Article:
I have a ~100 year old stairway that has a couple treads cracked down the middle. One of them has a little give to it when stepping on it. They would be difficult to replace entirely, and I am worried brining in a professional (who would be forced to bring our stairs up to code) would cost a fortune.

Watching this video from This Old House gave me the idea to drill into the treads and insert dowels to add support, then seal the crack with epoxy. Would this work/be advisable? Any other suggestions?

  • Is the crack running the length of the board or across the board (i.e. In the up/down stair direction)? Commented Jun 25, 2012 at 17:21
  • The cracks run the length of the treads. One at an angle, 2" to 5" into the tread (the bad one). The other perfectly in the middle of the tread.
    – woemler
    Commented Jun 26, 2012 at 2:42

1 Answer 1


My first thought is a dowel, glued in place. This will stiffen it some, but leave the crack. And epoxy can be on the brittle side.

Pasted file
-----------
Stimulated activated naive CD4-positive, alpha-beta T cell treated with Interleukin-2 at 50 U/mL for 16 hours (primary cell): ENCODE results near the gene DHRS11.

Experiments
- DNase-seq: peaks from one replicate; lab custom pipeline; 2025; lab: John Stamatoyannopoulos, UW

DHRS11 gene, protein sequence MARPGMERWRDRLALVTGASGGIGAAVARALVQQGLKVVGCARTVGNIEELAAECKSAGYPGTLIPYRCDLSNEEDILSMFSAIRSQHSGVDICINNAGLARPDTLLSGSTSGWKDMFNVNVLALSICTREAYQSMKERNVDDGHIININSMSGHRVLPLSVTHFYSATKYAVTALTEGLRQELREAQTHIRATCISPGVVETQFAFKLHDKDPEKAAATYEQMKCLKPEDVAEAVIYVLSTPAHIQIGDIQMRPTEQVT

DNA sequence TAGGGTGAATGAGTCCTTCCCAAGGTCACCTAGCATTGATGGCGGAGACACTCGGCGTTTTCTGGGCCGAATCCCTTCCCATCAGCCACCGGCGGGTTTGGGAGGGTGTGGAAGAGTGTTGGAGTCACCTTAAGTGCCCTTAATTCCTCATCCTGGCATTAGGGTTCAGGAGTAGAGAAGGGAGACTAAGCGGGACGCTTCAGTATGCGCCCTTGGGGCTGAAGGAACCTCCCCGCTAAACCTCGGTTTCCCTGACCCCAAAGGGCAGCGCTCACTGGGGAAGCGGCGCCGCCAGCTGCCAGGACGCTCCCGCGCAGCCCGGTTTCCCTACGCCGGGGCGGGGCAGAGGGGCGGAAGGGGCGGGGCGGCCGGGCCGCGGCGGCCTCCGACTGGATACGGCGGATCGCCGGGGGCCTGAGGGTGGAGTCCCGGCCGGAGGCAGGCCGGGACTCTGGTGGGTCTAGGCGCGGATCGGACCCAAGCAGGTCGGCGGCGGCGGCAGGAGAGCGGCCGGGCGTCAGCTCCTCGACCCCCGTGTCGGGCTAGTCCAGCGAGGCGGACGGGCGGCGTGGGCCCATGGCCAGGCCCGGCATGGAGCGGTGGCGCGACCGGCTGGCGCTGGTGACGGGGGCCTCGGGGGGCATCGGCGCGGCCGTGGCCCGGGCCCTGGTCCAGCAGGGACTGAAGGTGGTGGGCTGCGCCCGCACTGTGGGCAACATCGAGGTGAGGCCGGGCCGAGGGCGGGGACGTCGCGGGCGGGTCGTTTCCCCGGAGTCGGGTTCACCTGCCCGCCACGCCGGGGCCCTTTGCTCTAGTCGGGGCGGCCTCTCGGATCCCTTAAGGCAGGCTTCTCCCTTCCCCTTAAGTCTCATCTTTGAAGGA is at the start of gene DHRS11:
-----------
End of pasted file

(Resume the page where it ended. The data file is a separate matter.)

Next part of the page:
So next, I thought, why not use a metal dowel? It adds more stiffness, more strength, but you still have the crack.

Another idea was a piece of all thread rod. Screw it right into the hole. This will give a great deal of holding power, preventing the crack from widening. But still you have that crack to fill.

Finally, I realized the perfect solution. McFeeleys sells it, in the form of a LONG screw, that is threaded only on the bottom half. Pre-drill a hole to get it started, and countersink it, so you can put a plug in afterwards to hide it completely. Then use the threads to draw the crack together as the screw tightens down. Add some glue (or epoxy if you prefer) into the crack before this operation, and the board will stay solid forever.

You can buy these screws in various lengths as needed.


  • I had considered metal dowels, but I think I like this idea better. Smaller hole to drill, therefor less chance of screwing up, and the screw will draw the split wood together nicely. I'll give it a shot!
    – woemler
    Commented Jun 26, 2012 at 2:41
  • These timber ties are great for this application. Just be sure to predrill the tread carefully so the screw goes in true and doesn't exit the wood at an angle. Use some tight bond II wood glue in the cracks before you tighten up the screws. You can then use a dowel to fill the drill hole, sand and finish. Commented Jun 26, 2012 at 10:18
  • BTW, Timber tie screws are avail at Lowes or Home Depot. Commented Jun 26, 2012 at 10:19

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